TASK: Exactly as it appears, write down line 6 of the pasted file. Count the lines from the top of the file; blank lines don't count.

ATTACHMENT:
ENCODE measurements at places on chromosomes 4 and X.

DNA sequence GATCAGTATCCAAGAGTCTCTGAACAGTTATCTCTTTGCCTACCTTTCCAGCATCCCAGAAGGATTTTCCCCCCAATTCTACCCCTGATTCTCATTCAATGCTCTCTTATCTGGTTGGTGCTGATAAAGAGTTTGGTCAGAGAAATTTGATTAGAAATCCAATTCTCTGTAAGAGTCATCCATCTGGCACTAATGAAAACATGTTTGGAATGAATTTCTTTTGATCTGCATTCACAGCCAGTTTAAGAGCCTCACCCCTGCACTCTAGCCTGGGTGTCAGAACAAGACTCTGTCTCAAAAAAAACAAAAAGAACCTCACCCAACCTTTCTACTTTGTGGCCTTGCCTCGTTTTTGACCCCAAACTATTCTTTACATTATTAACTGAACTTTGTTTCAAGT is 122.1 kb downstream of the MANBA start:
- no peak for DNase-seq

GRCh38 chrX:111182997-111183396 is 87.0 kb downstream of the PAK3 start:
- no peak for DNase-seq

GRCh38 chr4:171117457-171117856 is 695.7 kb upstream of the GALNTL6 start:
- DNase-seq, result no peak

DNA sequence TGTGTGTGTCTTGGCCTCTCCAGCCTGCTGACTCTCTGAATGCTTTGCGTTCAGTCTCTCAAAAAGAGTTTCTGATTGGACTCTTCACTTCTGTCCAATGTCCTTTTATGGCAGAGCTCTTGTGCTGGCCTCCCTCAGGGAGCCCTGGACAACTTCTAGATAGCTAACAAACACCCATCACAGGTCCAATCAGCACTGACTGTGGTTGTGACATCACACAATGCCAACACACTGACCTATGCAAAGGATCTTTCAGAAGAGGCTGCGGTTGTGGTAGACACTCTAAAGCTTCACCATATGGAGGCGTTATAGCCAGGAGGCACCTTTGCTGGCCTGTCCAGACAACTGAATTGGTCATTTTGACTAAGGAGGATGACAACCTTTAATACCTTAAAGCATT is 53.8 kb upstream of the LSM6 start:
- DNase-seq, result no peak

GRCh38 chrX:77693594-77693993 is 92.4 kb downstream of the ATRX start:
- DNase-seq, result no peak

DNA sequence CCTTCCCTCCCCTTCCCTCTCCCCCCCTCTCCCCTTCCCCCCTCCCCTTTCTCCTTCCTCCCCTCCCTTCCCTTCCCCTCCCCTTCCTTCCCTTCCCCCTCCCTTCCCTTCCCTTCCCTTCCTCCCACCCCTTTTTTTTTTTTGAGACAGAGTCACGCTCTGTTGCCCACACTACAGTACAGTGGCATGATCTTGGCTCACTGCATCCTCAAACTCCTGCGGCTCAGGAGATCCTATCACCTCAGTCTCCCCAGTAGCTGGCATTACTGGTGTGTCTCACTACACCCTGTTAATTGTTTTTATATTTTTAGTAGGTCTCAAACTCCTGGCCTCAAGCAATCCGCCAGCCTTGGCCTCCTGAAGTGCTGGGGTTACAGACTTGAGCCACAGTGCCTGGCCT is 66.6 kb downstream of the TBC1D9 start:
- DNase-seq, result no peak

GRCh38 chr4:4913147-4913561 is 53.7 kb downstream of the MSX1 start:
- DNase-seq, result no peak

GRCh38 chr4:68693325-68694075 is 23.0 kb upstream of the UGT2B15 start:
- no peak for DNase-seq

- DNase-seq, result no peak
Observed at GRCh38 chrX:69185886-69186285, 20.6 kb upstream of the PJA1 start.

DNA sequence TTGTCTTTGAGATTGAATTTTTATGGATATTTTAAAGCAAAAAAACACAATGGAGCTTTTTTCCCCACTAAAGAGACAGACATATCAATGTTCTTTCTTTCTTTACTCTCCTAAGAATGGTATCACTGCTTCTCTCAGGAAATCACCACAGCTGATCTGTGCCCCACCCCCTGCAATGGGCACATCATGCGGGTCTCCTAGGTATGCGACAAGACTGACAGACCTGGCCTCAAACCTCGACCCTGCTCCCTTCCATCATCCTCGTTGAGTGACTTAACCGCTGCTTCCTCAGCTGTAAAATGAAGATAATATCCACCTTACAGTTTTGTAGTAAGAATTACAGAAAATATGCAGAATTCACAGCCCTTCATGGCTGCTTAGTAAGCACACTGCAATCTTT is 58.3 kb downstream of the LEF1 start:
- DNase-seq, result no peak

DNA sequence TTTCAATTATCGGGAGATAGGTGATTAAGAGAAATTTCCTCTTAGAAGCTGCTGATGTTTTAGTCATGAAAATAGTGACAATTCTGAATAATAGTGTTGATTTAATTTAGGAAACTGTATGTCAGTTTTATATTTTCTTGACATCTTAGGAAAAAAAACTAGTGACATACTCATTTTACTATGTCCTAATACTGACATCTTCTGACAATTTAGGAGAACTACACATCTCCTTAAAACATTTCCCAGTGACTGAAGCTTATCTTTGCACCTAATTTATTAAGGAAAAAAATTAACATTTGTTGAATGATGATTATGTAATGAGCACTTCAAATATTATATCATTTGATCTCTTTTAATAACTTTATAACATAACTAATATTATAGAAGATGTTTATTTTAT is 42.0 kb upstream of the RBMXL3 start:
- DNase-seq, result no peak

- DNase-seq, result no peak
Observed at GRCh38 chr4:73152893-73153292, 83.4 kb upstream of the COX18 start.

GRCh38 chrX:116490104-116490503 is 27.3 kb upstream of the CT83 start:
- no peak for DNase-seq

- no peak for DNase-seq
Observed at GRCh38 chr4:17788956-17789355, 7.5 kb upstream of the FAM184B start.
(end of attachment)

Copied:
GRCh38 chr4:171117457-171117856 is 695.7 kb upstream of the GALNTL6 start: